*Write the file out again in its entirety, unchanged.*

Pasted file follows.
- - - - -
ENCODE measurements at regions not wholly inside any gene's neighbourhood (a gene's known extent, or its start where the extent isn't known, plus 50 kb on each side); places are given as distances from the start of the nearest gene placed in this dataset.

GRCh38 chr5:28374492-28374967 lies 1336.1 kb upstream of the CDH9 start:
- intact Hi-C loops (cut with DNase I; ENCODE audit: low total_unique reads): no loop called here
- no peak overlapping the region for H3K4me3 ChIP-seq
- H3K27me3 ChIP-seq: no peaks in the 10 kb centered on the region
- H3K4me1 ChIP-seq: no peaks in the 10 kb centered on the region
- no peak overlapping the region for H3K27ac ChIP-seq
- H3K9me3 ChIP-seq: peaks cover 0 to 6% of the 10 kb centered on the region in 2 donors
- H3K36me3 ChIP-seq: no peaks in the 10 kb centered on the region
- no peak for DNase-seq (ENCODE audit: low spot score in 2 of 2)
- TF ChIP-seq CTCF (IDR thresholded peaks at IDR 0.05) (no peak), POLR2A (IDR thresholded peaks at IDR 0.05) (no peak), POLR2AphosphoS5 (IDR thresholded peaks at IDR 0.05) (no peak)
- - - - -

ENCODE measurements at regions not wholly inside any gene's neighbourhood (a gene's known extent, or its start where the extent isn't known, plus 50 kb on each side); places are given as distances from the start of the nearest gene placed in this dataset.

GRCh38 chr5:28374492-28374967 lies 1336.1 kb upstream of the CDH9 start:
- intact Hi-C loops (cut with DNase I; ENCODE audit: low total_unique reads): no loop called here
- no peak overlapping the region for H3K4me3 ChIP-seq
- H3K27me3 ChIP-seq: no peaks in the 10 kb centered on the region
- H3K4me1 ChIP-seq: no peaks in the 10 kb centered on the region
- no peak overlapping the region for H3K27ac ChIP-seq
- H3K9me3 ChIP-seq: peaks cover 0 to 6% of the 10 kb centered on the region in 2 donors
- H3K36me3 ChIP-seq: no peaks in the 10 kb centered on the region
- no peak for DNase-seq (ENCODE audit: low spot score in 2 of 2)
- TF ChIP-seq CTCF (IDR thresholded peaks at IDR 0.05) (no peak), POLR2A (IDR thresholded peaks at IDR 0.05) (no peak), POLR2AphosphoS5 (IDR thresholded peaks at IDR 0.05) (no peak)